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Can Iraq separate religion and state?

Campaigns against social activity in Iraq call for a state that imposes its own rules and where Islamic factions have no power or influence.
Beer cans are seen on the ground at the Ashurbanipal cultural society in Baghdad after an attack January 16, 2011. Men armed with steel pipes last week raided the Christian social club boasting a bar, and vandalized liquor shops in Baghdad, raising fears of a creeping fundamentalism as Iraq's new government gets to work. Picture taken January 16, 2011.  REUTERS/Saad Shalash (IRAQ - Tags: CIVIL UNREST RELIGION) - RTXWPQJ

Several groups appear to be vying to control Iraqis' social lives and liberties: organized crime, religious factions and even armed security forces. Motives range from money to fundamentalism, but the situation calls for governance where armed parties and factions are no longer allowed to meddle in social affairs.

On Jan. 25, flyers calling for bans on singing and makeup were plastered throughout Baghdad on cement barricades, near security checkpoints and on the walls of the Zora Gardens that families in Baghdad frequent. This seemed to be an organized campaign against liberties, and it led to great controversy in the media, social networking sites and Iraqi society as a whole.

Questions abounded about the motives of said campaign and what party stood behind it. However, the perpetrators’ failure to identify themselves does not mean they were unknown to most Iraqis: They are supposedly religious conservatives who treat with disdain any ideas not in line with their views.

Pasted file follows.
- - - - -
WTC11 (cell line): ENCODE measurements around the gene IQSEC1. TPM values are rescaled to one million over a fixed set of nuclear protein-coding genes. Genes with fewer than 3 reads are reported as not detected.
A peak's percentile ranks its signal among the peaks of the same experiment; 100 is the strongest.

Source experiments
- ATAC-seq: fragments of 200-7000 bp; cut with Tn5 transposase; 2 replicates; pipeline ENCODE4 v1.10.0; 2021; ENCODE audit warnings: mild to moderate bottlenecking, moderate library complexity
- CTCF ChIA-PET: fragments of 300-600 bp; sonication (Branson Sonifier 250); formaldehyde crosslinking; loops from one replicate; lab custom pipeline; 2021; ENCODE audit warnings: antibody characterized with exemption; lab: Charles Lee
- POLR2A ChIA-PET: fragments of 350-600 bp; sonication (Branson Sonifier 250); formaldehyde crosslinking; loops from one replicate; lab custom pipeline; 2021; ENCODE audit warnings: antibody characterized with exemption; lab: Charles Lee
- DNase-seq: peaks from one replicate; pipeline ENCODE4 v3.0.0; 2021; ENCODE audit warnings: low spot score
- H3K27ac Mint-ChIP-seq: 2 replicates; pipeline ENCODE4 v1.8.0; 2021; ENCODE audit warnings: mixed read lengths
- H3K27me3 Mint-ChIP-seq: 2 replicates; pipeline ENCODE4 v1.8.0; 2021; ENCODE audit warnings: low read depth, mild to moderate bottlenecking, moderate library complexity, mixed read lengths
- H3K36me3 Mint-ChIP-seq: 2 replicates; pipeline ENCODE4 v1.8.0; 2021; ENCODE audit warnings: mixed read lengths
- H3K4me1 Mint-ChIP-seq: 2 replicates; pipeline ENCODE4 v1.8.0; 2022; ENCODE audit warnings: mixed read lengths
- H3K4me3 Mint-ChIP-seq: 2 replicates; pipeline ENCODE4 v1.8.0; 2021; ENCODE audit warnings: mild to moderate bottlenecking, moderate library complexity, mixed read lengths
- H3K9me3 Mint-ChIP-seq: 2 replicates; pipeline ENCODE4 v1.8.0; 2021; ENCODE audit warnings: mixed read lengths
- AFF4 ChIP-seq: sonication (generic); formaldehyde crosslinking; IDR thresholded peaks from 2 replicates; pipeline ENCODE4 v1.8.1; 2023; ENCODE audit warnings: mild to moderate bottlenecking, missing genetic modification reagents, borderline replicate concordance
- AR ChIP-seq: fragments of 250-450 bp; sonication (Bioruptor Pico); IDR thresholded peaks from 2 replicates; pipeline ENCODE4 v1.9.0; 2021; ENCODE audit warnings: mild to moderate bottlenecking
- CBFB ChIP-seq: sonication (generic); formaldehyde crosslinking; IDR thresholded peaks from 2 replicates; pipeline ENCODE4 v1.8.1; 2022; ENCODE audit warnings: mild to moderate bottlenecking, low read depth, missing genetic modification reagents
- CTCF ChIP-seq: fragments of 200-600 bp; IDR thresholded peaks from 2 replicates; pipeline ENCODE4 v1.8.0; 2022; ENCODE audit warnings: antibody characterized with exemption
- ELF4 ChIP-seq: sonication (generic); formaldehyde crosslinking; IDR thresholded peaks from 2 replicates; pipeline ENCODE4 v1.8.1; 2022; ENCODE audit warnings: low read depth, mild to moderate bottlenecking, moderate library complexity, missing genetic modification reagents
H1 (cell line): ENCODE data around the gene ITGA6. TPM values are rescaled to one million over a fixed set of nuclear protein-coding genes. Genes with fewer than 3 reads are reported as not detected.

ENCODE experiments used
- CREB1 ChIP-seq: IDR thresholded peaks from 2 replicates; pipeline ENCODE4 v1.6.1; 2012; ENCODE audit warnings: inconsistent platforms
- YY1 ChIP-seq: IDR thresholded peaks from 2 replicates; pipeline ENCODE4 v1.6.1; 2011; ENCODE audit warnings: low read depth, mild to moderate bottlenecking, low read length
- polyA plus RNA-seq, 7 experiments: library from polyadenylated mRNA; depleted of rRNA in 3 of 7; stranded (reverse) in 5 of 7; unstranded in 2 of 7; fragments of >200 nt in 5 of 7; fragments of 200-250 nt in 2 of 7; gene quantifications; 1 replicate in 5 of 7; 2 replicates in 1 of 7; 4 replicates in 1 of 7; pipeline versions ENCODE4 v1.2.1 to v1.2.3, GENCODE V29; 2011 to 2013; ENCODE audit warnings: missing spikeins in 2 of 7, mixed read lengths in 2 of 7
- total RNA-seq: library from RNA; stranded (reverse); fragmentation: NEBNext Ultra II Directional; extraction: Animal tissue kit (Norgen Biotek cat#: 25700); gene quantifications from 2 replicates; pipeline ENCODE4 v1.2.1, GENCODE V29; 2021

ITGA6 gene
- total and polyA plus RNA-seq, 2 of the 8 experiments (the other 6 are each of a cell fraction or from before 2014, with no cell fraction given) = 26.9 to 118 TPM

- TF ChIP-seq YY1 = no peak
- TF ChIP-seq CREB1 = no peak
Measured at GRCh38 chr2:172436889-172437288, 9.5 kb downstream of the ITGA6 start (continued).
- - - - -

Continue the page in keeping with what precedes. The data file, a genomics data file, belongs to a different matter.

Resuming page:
In his personal blog on Jan. 22, author and academic Taisir Abduljabbar al-Alousi profiled those responsible as “religiously extremist factions that exploit Islam to suppress rights, freedoms and marginalize civil [secular] movements.”

Some incidents are also perpetrated by security forces charged with enforcing the law and protecting liberties under the constitution. On July 20, a video clip emerged showing a security force storming night clubs in Baghdad, an act that led — along with similar such incidents — to widespread condemnation on the part of civil movements and leftist parties.

Some clerics publicly endorsed this type of behavior, such as Shiite Sheikh Ali al-Yassiri from Babil, who told Al-Monitor, “It is our duty to enforce Islamic law by closing down clubs where singing and dancing take place.”

Shawan Daoudi, a member of the parliament’s Culture and Information Committee, told Al-Monitor that “the Iraqi Constitution provides individuals the freedom to act,” though he admitted to the existence “of religious extremists who control the streets and seek to impose their will.”

Daoudi also called on the state to “remain steadfast in protecting recreational places,” as Iraqi Prime Minister Haider al-Abadi did when he demanded in July that “perpetrators be held accountable for their actions against hotels and public property.”

It is noteworthy that Abadi’s statements came in the wake of the Iraqi security forces’ July 20 raid on the Palestine Hotel in Baghdad forbidding alcoholic drinks. This pushed Iraqi Minister of Interior Mohammed al-Ghabban to meet that same day with the chairmen of the hotels and social clubs’ administrative boards and to lock up security officers for “abuse of power.”

The scope of the attacks goes beyond social clubs that cater to dancers and singers to include an attack by anonymous armed gunmen on the headquarters of the General Union of Writers and Authors in Baghdad in June.

In its search for religious groups endowed with military capabilities, Al-Monitor uncovered strange and interesting information. Gen. Salah Hussein from the Interior Ministry told Al-Monitor that there are “armed factions that extort club owners.”